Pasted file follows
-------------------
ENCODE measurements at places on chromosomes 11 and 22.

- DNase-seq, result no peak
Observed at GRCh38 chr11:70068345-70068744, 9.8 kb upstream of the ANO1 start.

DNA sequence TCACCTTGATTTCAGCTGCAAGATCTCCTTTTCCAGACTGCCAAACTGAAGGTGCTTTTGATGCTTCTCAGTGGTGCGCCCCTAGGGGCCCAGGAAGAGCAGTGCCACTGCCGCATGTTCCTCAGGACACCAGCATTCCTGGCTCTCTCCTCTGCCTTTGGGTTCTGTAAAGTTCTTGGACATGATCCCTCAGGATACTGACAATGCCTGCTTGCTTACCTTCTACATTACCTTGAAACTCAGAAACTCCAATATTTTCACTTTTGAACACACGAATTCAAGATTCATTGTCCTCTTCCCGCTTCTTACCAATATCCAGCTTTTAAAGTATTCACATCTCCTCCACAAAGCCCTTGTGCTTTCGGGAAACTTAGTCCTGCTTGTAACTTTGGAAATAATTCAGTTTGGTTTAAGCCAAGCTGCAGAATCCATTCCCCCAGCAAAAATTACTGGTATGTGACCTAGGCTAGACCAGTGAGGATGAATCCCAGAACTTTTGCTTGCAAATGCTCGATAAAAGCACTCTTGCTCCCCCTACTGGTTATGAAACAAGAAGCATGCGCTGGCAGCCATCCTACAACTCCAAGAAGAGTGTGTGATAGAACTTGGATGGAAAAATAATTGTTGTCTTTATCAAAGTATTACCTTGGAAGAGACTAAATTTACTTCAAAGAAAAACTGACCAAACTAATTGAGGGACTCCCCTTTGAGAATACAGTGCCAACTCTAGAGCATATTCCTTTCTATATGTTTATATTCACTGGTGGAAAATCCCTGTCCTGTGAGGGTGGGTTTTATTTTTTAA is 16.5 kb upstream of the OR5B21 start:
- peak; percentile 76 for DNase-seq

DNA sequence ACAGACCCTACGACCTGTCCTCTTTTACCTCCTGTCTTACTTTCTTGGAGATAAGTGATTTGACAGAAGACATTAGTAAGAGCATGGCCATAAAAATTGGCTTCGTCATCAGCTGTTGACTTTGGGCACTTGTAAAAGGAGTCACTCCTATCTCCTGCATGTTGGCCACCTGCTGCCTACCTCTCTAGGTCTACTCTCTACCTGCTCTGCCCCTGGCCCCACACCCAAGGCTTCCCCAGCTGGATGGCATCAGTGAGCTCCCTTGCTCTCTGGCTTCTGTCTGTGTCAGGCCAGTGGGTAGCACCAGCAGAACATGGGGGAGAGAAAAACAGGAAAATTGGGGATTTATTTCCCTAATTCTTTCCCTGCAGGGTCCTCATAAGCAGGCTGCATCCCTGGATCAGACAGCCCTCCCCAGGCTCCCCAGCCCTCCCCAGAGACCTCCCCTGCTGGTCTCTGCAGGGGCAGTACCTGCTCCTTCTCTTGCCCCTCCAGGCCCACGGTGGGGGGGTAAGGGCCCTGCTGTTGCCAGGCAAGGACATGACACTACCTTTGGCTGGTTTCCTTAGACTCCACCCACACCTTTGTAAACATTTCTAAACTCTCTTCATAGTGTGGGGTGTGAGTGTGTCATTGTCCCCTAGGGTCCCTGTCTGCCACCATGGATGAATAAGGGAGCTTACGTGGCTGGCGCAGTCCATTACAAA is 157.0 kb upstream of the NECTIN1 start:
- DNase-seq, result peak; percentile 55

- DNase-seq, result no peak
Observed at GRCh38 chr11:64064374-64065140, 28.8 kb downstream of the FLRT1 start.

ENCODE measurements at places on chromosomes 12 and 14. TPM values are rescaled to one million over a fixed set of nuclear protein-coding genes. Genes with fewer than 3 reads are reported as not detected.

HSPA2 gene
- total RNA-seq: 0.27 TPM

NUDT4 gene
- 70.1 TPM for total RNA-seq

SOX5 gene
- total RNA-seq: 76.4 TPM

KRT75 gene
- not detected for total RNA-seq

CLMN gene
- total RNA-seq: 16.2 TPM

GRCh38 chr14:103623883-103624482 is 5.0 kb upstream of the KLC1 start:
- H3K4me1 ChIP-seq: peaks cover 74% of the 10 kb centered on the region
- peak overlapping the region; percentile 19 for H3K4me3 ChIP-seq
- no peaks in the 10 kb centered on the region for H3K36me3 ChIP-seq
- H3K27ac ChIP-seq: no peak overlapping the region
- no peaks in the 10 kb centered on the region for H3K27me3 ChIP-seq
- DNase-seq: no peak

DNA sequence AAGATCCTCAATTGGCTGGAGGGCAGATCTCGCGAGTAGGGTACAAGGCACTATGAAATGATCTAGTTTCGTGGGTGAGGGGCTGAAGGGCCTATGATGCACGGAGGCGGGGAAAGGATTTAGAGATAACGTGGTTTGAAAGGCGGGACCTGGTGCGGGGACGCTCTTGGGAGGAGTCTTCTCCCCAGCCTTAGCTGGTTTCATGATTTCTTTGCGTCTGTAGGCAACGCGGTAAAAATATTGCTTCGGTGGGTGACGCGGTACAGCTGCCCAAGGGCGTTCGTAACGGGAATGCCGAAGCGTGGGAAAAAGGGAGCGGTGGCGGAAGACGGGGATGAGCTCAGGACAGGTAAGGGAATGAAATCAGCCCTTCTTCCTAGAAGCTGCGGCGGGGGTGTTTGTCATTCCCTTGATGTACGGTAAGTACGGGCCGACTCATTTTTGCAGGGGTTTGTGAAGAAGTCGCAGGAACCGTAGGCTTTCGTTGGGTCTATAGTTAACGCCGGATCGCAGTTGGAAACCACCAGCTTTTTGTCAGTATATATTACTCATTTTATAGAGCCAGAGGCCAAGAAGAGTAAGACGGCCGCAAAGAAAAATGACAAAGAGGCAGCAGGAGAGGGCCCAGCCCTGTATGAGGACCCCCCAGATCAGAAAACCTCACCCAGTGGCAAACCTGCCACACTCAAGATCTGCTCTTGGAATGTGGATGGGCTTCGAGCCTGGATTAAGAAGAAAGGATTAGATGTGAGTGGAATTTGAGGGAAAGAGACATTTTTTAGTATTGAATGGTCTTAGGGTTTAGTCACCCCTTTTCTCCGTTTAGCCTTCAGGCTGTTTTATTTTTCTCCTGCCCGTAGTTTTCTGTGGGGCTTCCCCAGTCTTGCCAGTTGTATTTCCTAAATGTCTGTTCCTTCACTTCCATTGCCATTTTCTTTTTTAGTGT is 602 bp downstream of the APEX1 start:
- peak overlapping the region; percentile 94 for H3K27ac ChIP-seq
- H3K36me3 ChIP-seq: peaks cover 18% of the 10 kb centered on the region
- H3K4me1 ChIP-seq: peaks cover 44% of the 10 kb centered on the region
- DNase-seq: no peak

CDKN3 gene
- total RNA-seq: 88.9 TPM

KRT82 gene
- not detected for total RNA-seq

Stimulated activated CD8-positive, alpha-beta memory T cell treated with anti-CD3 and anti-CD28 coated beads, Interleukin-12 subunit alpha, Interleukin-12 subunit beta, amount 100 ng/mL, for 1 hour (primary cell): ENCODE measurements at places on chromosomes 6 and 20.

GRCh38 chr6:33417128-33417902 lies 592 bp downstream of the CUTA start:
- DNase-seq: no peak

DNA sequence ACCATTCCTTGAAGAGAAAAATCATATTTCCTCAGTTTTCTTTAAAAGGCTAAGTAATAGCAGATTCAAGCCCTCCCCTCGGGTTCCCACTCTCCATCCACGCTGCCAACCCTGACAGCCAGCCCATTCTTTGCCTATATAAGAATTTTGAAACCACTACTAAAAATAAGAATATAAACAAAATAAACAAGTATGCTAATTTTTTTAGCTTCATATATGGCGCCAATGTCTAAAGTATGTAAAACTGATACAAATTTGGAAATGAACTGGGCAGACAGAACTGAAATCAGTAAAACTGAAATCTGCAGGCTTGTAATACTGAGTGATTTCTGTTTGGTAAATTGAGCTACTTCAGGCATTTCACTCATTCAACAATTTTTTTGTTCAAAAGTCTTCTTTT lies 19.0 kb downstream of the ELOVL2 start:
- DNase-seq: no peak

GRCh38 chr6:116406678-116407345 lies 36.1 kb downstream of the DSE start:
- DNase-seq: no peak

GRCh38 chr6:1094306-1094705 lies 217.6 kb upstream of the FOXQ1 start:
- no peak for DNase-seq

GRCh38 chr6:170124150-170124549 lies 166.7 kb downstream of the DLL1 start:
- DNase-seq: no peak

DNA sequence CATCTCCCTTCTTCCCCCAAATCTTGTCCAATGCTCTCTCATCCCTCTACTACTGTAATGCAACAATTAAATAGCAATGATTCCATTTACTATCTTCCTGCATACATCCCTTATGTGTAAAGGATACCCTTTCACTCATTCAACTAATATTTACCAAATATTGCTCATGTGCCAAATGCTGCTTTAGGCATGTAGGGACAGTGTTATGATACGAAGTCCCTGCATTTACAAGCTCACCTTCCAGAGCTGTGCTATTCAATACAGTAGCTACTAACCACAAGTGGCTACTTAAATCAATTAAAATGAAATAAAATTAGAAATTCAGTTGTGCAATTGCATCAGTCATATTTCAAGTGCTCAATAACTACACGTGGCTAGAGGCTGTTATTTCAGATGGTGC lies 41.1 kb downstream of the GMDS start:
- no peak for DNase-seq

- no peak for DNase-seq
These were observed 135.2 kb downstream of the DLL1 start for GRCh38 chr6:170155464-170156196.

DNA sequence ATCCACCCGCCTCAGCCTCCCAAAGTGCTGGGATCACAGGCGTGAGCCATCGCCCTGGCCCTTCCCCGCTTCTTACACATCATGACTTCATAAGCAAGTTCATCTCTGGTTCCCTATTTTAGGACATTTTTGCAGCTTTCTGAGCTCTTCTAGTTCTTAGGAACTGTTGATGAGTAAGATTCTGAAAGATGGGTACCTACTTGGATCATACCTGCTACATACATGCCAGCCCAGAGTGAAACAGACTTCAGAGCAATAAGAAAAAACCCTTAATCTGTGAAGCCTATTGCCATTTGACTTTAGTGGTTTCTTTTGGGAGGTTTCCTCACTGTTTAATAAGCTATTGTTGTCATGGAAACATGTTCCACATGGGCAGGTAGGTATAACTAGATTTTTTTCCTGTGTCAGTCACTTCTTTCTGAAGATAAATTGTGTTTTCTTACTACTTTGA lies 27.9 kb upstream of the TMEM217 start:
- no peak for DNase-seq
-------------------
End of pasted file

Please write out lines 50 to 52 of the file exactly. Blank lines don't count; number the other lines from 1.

- no peak for DNase-seq
These were observed 135.2 kb downstream of the DLL1 start for GRCh38 chr6:170155464-170156196.

DNA sequence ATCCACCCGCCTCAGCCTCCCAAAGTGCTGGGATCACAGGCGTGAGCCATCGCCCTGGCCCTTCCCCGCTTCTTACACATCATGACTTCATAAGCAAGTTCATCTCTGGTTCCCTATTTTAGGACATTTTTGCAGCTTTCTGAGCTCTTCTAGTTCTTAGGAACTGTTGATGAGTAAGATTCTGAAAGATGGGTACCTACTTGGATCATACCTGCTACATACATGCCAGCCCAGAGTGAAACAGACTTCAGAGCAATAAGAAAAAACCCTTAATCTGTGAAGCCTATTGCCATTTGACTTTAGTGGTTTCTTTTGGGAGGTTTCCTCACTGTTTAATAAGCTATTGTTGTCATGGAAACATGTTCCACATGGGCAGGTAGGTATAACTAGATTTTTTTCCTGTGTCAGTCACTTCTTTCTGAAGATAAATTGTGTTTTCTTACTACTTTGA lies 27.9 kb upstream of the TMEM217 start: